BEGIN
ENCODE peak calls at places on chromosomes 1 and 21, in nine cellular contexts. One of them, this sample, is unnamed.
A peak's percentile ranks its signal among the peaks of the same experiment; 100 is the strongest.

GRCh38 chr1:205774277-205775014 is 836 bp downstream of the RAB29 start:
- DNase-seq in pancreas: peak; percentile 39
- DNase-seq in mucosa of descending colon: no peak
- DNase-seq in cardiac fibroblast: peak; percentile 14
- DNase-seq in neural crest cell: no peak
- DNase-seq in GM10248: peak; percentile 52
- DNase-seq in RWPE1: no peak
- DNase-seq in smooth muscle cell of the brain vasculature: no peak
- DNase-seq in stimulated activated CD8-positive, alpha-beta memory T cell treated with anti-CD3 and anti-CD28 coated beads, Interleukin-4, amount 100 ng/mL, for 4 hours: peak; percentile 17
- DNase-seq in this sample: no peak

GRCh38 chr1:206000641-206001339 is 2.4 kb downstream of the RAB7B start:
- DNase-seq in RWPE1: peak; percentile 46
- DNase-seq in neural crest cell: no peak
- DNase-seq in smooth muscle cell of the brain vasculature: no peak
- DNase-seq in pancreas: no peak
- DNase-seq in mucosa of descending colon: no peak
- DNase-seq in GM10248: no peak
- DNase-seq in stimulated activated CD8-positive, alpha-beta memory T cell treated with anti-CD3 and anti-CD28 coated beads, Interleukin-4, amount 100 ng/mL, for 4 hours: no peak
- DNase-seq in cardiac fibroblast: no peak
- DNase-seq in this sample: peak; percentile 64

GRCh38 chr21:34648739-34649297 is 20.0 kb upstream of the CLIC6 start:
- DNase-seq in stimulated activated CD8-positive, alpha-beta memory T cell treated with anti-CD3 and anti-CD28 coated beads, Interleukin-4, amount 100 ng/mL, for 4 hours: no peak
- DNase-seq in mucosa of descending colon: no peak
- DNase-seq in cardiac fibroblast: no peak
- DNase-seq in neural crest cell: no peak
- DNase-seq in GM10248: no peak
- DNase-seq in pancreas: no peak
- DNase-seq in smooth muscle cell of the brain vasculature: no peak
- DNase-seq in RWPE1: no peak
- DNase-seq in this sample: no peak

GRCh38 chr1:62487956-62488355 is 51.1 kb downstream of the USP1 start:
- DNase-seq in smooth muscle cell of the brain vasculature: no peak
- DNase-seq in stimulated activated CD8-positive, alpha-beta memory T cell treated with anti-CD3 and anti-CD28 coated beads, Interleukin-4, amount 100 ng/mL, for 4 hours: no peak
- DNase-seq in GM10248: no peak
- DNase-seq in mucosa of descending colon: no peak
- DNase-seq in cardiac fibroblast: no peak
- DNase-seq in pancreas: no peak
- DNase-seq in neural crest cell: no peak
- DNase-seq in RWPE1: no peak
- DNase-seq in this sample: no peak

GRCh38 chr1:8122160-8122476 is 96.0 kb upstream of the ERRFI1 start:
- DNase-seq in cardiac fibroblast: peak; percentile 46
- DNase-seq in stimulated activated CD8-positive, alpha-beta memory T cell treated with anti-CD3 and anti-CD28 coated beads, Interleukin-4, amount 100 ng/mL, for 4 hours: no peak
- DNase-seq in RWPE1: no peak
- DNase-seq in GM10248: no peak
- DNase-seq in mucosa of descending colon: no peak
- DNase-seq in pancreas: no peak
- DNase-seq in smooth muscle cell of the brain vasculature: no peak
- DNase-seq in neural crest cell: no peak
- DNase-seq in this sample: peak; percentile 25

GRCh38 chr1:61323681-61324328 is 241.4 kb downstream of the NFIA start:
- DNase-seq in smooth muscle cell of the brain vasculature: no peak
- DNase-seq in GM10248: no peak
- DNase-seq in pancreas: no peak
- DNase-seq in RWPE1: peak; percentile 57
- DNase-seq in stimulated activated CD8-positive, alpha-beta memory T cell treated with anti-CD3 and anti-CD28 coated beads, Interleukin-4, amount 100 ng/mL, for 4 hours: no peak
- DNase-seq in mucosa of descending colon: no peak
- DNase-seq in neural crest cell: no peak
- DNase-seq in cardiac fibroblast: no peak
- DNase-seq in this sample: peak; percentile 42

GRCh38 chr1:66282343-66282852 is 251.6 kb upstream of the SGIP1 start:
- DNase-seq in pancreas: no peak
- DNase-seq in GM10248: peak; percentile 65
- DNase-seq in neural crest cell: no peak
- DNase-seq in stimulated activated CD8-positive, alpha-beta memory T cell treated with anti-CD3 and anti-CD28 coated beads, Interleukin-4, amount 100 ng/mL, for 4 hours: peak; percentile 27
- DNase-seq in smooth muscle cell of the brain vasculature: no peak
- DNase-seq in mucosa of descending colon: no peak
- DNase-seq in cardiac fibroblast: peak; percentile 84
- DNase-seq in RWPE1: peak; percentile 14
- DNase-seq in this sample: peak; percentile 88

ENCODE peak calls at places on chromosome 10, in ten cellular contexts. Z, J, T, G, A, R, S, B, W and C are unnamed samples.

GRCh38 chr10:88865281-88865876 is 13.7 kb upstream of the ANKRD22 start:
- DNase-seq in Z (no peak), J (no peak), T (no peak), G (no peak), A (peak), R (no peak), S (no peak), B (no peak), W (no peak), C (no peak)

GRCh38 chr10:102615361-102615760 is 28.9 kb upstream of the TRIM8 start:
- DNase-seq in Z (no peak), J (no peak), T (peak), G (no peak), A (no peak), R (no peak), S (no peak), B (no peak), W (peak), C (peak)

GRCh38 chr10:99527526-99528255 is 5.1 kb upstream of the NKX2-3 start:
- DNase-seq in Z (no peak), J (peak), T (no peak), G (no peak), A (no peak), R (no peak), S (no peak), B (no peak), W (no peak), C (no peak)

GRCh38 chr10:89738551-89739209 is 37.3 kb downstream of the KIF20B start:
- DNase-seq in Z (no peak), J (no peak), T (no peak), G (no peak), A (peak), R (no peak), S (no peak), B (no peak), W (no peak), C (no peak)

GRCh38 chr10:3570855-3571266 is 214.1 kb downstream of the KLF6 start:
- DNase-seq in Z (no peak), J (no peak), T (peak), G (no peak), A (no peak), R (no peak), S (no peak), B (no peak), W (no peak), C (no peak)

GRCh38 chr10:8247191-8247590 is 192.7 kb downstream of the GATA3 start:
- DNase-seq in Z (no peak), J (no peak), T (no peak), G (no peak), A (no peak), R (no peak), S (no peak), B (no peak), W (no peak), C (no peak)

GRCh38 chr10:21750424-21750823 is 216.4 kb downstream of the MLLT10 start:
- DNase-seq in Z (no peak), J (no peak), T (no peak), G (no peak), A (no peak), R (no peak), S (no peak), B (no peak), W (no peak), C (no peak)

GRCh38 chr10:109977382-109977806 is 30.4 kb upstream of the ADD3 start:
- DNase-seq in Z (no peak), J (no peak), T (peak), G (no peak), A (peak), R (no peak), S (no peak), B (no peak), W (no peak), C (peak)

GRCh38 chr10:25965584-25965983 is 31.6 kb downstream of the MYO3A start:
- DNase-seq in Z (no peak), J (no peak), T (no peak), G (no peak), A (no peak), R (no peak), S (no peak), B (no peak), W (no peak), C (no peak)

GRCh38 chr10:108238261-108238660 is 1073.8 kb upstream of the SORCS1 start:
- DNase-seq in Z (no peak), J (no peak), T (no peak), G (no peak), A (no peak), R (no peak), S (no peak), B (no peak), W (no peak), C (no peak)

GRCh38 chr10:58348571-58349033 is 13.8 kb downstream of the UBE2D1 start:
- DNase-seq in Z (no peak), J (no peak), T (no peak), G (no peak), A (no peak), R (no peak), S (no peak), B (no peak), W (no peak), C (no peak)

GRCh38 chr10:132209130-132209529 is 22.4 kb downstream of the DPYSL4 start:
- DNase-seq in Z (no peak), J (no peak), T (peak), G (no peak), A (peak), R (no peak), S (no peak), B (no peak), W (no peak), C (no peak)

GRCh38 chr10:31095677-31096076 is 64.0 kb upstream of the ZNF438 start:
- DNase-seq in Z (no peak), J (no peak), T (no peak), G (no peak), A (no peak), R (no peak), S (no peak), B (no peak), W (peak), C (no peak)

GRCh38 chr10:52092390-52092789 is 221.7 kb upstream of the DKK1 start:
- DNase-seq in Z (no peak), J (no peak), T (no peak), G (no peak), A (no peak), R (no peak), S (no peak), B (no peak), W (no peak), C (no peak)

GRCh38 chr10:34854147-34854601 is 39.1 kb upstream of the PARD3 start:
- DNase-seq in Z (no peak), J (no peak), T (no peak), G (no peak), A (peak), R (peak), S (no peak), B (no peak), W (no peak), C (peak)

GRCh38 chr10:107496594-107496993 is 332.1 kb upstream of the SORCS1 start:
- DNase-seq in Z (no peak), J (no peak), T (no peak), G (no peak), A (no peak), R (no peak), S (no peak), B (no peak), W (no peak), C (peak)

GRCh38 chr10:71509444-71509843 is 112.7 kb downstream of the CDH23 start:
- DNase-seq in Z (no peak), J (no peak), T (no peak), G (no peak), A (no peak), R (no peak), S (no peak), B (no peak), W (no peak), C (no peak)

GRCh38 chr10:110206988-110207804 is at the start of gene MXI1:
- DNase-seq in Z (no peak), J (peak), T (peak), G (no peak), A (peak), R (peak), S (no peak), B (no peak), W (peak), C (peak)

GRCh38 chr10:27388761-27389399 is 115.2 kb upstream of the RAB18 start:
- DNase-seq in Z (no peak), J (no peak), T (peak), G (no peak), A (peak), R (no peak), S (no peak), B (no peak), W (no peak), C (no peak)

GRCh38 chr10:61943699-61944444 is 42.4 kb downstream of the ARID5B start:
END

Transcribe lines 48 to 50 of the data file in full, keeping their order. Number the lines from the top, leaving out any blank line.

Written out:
- DNase-seq in mucosa of descending colon: no peak
- DNase-seq in pancreas: no peak
- DNase-seq in smooth muscle cell of the brain vasculature: no peak